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Parents who forcibly take their children to a foreign land following a marital discord can be jailed for a year, if Law Commission has its way.
In a proposed draft law on 'parental abduction', the Commission, which advises the government on legal reform, has said, "When such a kind of diverse family unit breaks down, children (sometimes babies) suffer, as they are dragged into international legal battle between their parents".
The panel, which had already examined the issue of parental adbuction in 2009, has rewritten the draft bill prepared by the Women and Child Development Ministry after the Punjab and Haryana High Court in February asked it to examine "multiple issues involved in inter-country, inter-parental child removal amongst families".
Inter-spousal child removal, it noted, can be termed as most unfortunate as the children are abducted by their own parents to India or to other foreign jurisdiction in violation of court orders.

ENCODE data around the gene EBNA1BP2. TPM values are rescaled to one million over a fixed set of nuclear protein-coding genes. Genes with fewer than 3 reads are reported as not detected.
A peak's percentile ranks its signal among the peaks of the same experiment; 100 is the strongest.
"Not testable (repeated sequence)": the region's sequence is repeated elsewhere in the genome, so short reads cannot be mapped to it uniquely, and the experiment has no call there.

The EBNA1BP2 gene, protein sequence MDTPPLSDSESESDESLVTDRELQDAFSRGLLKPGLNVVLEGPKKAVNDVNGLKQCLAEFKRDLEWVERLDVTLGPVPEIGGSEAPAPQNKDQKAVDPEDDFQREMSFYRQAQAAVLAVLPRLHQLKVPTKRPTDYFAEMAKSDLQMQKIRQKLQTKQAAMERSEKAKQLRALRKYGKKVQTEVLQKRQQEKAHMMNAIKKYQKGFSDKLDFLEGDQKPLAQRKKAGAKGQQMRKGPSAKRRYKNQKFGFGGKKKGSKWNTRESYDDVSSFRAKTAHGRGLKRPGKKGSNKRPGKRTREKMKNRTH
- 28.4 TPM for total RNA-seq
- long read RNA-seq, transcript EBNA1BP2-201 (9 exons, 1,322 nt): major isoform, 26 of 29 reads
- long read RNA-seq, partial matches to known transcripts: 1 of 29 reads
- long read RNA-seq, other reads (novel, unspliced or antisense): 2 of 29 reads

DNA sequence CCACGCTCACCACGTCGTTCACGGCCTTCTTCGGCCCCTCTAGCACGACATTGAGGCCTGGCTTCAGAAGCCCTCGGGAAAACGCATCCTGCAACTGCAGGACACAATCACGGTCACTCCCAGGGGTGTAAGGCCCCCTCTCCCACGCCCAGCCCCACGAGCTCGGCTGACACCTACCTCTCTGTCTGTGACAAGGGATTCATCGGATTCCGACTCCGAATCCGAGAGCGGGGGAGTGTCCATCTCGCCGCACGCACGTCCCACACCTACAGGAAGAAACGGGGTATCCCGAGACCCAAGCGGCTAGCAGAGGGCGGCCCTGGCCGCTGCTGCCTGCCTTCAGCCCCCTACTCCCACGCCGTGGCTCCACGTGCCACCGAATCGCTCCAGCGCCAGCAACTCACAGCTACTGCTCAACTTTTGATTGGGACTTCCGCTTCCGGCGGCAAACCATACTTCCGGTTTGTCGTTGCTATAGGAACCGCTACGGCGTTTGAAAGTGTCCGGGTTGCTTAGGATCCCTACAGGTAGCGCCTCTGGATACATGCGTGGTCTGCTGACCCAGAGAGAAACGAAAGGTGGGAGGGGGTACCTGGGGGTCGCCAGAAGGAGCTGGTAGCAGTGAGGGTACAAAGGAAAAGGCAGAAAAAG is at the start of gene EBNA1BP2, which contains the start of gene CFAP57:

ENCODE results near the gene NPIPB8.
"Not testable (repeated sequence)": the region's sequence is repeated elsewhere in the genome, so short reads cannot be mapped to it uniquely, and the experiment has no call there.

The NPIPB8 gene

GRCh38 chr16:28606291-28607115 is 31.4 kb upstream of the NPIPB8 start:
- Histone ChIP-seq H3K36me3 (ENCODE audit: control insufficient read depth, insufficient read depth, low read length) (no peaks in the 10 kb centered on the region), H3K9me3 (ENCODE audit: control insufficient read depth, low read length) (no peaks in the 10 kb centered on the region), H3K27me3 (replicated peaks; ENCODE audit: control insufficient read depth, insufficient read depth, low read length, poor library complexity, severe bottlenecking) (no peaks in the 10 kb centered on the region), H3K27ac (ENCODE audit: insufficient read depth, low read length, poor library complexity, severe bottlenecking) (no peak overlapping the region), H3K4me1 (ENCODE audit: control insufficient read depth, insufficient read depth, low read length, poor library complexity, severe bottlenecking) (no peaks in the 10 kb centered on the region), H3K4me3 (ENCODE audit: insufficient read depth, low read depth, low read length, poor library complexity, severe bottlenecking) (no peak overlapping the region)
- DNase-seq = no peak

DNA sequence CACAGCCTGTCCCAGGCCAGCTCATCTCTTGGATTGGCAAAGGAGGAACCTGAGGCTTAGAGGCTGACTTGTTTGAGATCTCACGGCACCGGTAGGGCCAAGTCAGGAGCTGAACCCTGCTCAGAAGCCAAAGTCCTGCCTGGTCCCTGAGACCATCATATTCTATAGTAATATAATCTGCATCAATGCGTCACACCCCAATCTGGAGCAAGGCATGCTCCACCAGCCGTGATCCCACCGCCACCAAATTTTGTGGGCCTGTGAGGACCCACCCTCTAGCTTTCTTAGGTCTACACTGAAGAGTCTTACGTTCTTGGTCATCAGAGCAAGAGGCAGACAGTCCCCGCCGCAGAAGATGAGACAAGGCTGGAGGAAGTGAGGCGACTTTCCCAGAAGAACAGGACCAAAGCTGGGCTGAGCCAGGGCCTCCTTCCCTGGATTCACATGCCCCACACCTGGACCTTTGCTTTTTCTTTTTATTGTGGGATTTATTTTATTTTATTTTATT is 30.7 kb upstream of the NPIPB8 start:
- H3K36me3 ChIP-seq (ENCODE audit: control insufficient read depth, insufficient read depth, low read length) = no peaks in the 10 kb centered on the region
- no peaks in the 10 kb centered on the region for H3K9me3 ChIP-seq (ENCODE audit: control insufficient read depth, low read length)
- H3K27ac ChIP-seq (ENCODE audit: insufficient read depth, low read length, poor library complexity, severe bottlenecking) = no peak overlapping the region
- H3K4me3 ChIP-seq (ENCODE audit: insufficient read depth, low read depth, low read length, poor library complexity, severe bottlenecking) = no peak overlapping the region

The law panel said whoever wrongfully removes or retains a child either himself or through other person from the custody of a parent can be imprisoned for a term which may extend to one year or with fine which may extend to Rs 10,000 or with both.
For those who wilfully misrepresent facts or conceal information related to the location of the child will be guilty of an offence punishable with imprisonment for a term which may extend to three months or with fine which may extend to Rs 5,000 or with both, it has recommended.
The draft bill has also proposed setting up of a central authority to discover the whereabouts of a child who has been wrongfully removed.
It will also prevent further harm to any such child and secure his or her voluntary return to the habitual residence.
It said the Hague Convention on the Civil Aspects of International Child Abduction, 1980, came into force on December 1, 1983 and it would be necessary to implement it in so far as they relate to an expeditious return of a child who has been wrongfully removed or retained in violation of the custody rights or access rights.
"In such an eventuality, the child is taken to a state with a different legal system, culture and language. The child loses contact with the other parent and is transplanted in an entirely different society having different traditions and norms of life," the report submitted to the government today said.
More than three crore Indians live in foreign countries, having cross-border matrimonial relationships.
(This story has not been edited by Business Standard staff and is auto-generated from a syndicated feed.)